I want to Change the Direction of my Organisation - How do I Go about Doing this?
Assess your Organisational Readiness
Organisational change requires a systematic effort over time. Moving too fast or too slow may interfere with daily operations and become taxing and ultimately wearying.
Successful change management requires:
- Effective communication.
- Full and active senior management support.
- Employee involvement.
- Organisational planning and analysis.
- Widespread perceived need for the change.
- A total systems approach.
- Continuing commitment, not merely lip service.
Specific steps to undertake organisational change in your business include:
Know Where You Are and Where You Want to Be
The key is to have a clear understanding of where your organisation is today and where it needs to be in the future, based on organisational goals. The clearer you can describe your future and current states, the more successfully the transition will be managed. It is important to be really clear on what changes are required and what the drivers for the change are - why you believe they are necessary.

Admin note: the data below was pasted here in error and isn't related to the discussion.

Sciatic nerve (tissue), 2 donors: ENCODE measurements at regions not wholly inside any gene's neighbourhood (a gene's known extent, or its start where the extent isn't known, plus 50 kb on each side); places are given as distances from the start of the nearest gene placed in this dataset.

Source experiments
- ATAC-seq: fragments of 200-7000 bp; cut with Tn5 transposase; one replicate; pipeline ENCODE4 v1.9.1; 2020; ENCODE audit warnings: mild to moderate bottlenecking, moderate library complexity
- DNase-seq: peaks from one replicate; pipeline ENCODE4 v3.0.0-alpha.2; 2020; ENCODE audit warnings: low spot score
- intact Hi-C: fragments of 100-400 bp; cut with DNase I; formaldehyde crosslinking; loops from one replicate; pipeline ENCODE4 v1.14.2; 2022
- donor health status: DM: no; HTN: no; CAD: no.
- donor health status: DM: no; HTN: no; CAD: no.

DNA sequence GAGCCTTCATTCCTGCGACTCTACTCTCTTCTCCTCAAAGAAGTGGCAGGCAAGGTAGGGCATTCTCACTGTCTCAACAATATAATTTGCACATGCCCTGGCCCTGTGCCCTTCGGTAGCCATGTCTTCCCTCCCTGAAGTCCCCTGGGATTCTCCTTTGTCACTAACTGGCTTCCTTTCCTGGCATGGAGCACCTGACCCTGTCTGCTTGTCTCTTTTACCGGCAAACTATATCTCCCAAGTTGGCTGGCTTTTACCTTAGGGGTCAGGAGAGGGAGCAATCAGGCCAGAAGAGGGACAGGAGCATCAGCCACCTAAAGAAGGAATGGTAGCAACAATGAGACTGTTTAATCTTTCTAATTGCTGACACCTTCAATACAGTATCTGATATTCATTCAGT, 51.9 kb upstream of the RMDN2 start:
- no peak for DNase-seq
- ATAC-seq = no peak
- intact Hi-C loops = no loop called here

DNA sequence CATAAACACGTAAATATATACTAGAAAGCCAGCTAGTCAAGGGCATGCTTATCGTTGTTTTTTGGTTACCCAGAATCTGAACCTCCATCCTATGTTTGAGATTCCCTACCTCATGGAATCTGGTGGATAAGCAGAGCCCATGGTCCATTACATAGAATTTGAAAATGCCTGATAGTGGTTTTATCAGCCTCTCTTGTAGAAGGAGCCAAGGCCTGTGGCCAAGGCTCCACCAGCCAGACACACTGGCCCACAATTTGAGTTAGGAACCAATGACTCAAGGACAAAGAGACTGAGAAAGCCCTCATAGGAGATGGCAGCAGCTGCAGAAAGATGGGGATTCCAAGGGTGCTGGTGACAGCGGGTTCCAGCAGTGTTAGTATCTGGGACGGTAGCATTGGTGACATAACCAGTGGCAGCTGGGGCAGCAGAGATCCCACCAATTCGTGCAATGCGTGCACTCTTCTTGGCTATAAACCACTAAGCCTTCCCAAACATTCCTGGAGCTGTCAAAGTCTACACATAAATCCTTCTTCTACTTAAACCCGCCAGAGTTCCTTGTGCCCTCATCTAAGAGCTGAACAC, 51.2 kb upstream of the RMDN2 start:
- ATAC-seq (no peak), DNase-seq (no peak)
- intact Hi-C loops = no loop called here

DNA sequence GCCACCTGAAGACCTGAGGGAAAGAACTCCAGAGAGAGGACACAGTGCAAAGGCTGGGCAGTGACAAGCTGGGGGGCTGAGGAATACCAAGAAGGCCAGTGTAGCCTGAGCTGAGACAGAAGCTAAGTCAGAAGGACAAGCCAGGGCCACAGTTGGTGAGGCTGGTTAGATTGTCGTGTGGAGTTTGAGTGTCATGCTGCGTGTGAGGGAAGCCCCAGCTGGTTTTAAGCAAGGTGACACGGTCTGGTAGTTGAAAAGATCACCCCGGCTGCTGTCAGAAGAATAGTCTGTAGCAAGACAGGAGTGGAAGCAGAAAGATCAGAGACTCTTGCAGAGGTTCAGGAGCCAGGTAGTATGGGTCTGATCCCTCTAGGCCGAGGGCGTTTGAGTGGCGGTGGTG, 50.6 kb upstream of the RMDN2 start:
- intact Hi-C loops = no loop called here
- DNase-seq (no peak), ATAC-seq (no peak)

Obtaining Management Buy-in and Commitment
Senior management commitment is required for any initiative to be successful. In a hierarchical structure, visible modeling behavior and gut-level commitment and involvement of senior management is very important. Mere lip service, a lack of understanding or visible support from the top can frustrate any change efforts. Without their commitment or demonstrated leadership, initiatives stall, fall substantially short of the expectation or just plain fail. Having a management team who is committed and consistent in their behaviour results in organisational change that is quicker, deeper and more sustainable.
Management commitment is more likely to lead to: